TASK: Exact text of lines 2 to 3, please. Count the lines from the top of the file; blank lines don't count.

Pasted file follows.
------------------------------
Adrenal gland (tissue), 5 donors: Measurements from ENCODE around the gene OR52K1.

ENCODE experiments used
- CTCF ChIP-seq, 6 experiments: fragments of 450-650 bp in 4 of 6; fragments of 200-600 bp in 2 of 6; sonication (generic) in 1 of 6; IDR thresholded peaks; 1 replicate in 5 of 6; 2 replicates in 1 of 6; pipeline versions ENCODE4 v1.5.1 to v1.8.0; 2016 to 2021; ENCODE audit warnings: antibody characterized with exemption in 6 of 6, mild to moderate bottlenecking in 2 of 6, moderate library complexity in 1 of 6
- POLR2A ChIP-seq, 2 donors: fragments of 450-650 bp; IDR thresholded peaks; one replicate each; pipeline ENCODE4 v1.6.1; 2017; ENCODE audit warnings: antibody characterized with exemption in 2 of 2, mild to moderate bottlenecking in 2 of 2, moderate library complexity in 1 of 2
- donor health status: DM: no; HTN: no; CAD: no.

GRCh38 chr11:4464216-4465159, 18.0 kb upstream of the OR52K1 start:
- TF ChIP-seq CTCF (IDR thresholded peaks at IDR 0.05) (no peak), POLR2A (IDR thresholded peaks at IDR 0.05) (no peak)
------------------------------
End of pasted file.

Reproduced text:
ENCODE experiments used
- CTCF ChIP-seq, 6 experiments: fragments of 450-650 bp in 4 of 6; fragments of 200-600 bp in 2 of 6; sonication (generic) in 1 of 6; IDR thresholded peaks; 1 replicate in 5 of 6; 2 replicates in 1 of 6; pipeline versions ENCODE4 v1.5.1 to v1.8.0; 2016 to 2021; ENCODE audit warnings: antibody characterized with exemption in 6 of 6, mild to moderate bottlenecking in 2 of 6, moderate library complexity in 1 of 6